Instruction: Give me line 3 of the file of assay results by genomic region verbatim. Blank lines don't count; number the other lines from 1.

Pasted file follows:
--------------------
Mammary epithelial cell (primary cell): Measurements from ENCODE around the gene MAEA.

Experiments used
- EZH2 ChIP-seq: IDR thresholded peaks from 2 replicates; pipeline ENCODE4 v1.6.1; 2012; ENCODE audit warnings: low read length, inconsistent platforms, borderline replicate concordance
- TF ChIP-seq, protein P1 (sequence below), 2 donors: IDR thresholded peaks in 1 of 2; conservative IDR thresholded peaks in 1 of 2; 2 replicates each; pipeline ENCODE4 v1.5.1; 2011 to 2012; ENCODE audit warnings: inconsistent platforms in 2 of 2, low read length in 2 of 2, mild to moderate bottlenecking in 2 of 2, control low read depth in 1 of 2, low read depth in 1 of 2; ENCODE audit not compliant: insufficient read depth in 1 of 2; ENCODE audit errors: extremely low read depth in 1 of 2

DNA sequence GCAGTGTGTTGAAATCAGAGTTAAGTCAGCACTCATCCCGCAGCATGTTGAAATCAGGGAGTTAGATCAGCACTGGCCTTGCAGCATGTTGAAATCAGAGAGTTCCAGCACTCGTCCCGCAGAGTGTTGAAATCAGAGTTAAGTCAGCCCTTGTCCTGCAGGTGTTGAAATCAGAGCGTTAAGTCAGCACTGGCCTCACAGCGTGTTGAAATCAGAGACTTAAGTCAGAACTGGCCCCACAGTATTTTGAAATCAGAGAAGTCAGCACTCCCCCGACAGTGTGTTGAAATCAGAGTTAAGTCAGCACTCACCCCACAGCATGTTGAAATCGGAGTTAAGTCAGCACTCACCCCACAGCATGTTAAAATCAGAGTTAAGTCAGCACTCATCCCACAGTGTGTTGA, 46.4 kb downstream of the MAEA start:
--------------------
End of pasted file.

- EZH2 ChIP-seq: IDR thresholded peaks from 2 replicates; pipeline ENCODE4 v1.6.1; 2012; ENCODE audit warnings: low read length, inconsistent platforms, borderline replicate concordance